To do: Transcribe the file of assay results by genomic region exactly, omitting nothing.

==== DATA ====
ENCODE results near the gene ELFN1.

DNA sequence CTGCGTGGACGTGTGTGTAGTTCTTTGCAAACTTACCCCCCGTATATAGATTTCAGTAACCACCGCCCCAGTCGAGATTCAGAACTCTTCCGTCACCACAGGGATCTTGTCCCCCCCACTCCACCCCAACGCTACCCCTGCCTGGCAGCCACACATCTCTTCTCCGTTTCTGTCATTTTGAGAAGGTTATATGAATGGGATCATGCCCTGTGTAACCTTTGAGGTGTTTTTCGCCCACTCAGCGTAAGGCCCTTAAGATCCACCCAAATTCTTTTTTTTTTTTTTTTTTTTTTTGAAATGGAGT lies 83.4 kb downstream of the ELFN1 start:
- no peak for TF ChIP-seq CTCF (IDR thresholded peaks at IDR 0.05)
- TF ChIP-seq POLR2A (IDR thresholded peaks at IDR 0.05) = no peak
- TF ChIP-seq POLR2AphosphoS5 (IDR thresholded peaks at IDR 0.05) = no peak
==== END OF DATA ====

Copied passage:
ENCODE results near the gene ELFN1.

DNA sequence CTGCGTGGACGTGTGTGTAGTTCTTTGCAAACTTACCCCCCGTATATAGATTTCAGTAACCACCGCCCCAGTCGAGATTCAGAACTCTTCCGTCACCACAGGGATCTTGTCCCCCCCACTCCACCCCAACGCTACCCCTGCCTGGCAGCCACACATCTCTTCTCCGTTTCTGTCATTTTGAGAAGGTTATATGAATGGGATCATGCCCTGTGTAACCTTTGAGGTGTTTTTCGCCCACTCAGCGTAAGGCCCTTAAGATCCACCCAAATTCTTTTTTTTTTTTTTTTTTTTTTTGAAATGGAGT lies 83.4 kb downstream of the ELFN1 start:
- no peak for TF ChIP-seq CTCF (IDR thresholded peaks at IDR 0.05)
- TF ChIP-seq POLR2A (IDR thresholded peaks at IDR 0.05) = no peak
- TF ChIP-seq POLR2AphosphoS5 (IDR thresholded peaks at IDR 0.05) = no peak